When asked what factors Kuhling and his Onset partners consider before investing in a med-tech company, he said: "Make sure that what you're investing in is not only better care, but less expensive care. The days of better and more expensive are gone and have been for quite a while."

He added that "the healthcare system may be slow and bureaucratic, but it does want to reduce costs and it can be made to understand the concept of changing cost structures."

For example, Kuhling mentioned one of Onset's portfolio companies, which has a technology available in Europe for percutaneously-delivered aortic valves. The technology runs about €25,000, he said, however the European government was more than willing to reimburse for it because the alternative open valve replacement procedure runs about €50,000.

"And you need to also understand, 'is there a pretty clear path for the FDA? Is there a guidance document? Have others gone before you?' It just requires what we need to always to do our job well, understand the risks," Kuhling said. And, in the medical world, investors face two big risks that investors in other industries don't have, which is reimbursement and regulation. "We just need to be very smart about evaluating those risks," he said.

According to Kuhling and his Onset partners, the most interesting medical technology investments are those that use advanced technology to lower total costs for improved treatment of major acute conditions or chronic diseases such as diabetes, heart and lung diseases, or morbid obesity; and those that deal with the special needs of the growing aging population. To this end, the firm says it has been very active investing in these areas, with companies such as Apieron (Menlo Park, California), BAROnova (Goleta, California), Enteromedics (St. Paul, Minnesota), Relievant Medsystems (Redwood City, California), Sadra Medical (Campbell, California), Valeritas (Shrewsbury, Massachusetts), and others gracing their portfolio – all of which meet these criteria, according to Kuhling.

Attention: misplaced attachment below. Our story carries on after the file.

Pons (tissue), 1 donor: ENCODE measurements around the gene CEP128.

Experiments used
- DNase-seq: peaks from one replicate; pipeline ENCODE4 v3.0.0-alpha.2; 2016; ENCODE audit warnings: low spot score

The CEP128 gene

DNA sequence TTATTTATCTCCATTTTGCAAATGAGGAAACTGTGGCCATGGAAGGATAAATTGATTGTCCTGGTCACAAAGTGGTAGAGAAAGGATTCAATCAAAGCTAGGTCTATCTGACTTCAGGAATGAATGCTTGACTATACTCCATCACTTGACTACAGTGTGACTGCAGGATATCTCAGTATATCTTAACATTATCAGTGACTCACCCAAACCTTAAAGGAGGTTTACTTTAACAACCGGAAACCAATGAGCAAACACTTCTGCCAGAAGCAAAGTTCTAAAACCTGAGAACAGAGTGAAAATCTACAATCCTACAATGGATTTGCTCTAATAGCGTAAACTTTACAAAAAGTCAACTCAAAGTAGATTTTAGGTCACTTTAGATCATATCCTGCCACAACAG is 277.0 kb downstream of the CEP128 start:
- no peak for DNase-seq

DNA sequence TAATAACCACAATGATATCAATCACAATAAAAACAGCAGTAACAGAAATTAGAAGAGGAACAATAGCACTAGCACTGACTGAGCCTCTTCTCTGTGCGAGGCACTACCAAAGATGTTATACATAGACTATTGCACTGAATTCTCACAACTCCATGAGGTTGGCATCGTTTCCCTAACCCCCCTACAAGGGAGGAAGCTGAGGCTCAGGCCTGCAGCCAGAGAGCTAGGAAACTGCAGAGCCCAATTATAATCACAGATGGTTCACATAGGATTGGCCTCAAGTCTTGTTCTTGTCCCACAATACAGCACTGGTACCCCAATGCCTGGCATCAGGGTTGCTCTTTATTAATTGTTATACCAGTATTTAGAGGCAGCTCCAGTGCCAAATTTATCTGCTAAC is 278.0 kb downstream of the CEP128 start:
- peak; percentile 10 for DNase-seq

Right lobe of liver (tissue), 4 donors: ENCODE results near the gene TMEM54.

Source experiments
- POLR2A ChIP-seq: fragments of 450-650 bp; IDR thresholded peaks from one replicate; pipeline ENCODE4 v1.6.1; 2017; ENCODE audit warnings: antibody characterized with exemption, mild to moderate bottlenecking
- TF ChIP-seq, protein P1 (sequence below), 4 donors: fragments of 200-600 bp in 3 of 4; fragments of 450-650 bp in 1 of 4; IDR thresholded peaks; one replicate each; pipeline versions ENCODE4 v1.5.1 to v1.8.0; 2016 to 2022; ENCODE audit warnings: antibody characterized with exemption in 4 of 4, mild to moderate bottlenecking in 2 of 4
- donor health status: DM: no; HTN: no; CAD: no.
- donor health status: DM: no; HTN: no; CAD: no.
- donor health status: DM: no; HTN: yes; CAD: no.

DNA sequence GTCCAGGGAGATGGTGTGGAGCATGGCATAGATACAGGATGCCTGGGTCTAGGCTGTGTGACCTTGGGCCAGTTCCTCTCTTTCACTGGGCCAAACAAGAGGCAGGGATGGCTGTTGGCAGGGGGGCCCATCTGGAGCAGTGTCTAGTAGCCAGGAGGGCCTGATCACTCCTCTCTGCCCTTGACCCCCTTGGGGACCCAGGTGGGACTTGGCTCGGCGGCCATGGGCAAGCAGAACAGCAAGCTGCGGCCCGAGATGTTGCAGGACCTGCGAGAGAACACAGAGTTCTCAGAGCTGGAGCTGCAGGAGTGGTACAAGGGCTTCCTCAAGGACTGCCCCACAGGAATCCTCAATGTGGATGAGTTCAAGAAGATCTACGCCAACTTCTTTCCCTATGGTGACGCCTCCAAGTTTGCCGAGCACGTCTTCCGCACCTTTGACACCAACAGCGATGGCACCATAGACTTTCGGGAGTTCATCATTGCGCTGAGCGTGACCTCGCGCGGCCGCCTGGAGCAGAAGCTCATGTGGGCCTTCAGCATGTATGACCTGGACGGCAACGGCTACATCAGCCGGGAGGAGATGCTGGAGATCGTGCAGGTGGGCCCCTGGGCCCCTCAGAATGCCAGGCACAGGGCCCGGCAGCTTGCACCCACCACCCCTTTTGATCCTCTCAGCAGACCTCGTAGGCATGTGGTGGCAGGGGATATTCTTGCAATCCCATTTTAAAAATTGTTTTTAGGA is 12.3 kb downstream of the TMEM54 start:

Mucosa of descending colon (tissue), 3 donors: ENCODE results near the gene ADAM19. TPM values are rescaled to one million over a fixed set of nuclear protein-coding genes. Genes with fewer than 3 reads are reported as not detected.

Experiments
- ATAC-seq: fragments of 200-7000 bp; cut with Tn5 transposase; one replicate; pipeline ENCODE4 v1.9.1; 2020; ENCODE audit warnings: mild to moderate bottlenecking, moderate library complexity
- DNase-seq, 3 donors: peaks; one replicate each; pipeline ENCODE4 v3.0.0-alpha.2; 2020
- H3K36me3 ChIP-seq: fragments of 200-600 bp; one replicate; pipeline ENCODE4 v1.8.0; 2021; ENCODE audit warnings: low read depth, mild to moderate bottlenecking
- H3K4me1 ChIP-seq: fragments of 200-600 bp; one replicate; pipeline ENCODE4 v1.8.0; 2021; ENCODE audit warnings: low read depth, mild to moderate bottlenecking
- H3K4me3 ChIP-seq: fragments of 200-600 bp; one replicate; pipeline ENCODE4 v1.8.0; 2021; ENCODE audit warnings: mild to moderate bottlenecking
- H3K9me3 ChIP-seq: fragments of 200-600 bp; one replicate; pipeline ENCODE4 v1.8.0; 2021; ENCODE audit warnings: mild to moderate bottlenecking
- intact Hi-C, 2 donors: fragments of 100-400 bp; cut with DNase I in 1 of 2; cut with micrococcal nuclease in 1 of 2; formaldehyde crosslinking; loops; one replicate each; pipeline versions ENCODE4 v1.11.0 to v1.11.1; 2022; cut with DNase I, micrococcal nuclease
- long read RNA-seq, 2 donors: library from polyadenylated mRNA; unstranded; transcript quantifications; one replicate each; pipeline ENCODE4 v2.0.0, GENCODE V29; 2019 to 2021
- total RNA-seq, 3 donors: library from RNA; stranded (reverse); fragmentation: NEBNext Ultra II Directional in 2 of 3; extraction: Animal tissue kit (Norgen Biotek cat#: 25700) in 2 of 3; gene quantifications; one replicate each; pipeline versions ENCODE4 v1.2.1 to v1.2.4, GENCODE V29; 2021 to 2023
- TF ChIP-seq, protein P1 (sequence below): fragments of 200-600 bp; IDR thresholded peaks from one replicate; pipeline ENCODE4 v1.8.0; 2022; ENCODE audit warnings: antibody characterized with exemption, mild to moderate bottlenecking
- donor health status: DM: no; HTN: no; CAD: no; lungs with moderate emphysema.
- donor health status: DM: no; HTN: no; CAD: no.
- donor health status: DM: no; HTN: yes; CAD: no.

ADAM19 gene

"We are less concerned about the potential increased involvement by government in healthcare," Kuhling said. "Since today the government is already the largest payer of healthcare expenses, medical technology companies have needed to be aware of complex regulatory and reimbursement issues for years; at the end of the day, changes will be incremental, not revolutionary. And although healthcare reform is a very complex problem and will undoubtedly take some time to be worked out, medical technology startup investments will continue to be attractive."

Kuhling told MDD that he was inspired to write his commentary because of the "paranoia" he is seeing all around him in the press – on TV, radio, and in business magazines – about "what will healthcare mean for me?" Secondly, he said, "I am seeing people pulling back from very good companies because of their own hysteria, sort of a venture capital hysteria."

Sadly, patients – as well as the healthcare system as a whole – will ultimately pay the price for this paranoia, he says.

"There are clearly more companies that are going to fail over the next several months because of not being able to get financing and the patients will be ultimately deprived of those technologies," Kuhling said. "It will affect the total cost to the healthcare system because some of these technologies have the ability to lower costs."

Amanda Pedersen, 229-471-4212,